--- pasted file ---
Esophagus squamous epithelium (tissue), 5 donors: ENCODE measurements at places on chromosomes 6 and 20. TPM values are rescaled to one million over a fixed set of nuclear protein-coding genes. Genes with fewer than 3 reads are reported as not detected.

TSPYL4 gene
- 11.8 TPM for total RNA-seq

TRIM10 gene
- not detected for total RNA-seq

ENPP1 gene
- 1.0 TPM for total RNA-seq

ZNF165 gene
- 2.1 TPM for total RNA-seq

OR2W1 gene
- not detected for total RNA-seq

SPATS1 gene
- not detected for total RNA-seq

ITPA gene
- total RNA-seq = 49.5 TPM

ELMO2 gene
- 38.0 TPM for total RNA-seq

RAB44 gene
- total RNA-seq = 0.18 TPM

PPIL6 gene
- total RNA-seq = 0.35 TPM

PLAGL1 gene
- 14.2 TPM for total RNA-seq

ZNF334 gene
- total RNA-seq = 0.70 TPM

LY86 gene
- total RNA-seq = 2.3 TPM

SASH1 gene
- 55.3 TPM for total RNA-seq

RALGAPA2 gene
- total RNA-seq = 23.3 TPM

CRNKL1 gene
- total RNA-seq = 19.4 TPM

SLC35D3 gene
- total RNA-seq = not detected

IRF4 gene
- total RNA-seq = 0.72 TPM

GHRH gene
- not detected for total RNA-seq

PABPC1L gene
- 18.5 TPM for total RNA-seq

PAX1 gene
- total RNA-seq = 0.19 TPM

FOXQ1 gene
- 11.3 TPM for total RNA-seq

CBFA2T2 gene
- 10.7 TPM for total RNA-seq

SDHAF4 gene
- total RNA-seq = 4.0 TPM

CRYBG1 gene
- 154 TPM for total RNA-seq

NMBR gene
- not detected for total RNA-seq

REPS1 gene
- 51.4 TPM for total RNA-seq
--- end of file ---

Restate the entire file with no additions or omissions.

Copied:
Esophagus squamous epithelium (tissue), 5 donors: ENCODE measurements at places on chromosomes 6 and 20. TPM values are rescaled to one million over a fixed set of nuclear protein-coding genes. Genes with fewer than 3 reads are reported as not detected.

TSPYL4 gene
- 11.8 TPM for total RNA-seq

TRIM10 gene
- not detected for total RNA-seq

ENPP1 gene
- 1.0 TPM for total RNA-seq

ZNF165 gene
- 2.1 TPM for total RNA-seq

OR2W1 gene
- not detected for total RNA-seq

SPATS1 gene
- not detected for total RNA-seq

ITPA gene
- total RNA-seq = 49.5 TPM

ELMO2 gene
- 38.0 TPM for total RNA-seq

RAB44 gene
- total RNA-seq = 0.18 TPM

PPIL6 gene
- total RNA-seq = 0.35 TPM

PLAGL1 gene
- 14.2 TPM for total RNA-seq

ZNF334 gene
- total RNA-seq = 0.70 TPM

LY86 gene
- total RNA-seq = 2.3 TPM

SASH1 gene
- 55.3 TPM for total RNA-seq

RALGAPA2 gene
- total RNA-seq = 23.3 TPM

CRNKL1 gene
- total RNA-seq = 19.4 TPM

SLC35D3 gene
- total RNA-seq = not detected

IRF4 gene
- total RNA-seq = 0.72 TPM

GHRH gene
- not detected for total RNA-seq

PABPC1L gene
- 18.5 TPM for total RNA-seq

PAX1 gene
- total RNA-seq = 0.19 TPM

FOXQ1 gene
- 11.3 TPM for total RNA-seq

CBFA2T2 gene
- 10.7 TPM for total RNA-seq

SDHAF4 gene
- total RNA-seq = 4.0 TPM

CRYBG1 gene
- 154 TPM for total RNA-seq

NMBR gene
- not detected for total RNA-seq

REPS1 gene
- 51.4 TPM for total RNA-seq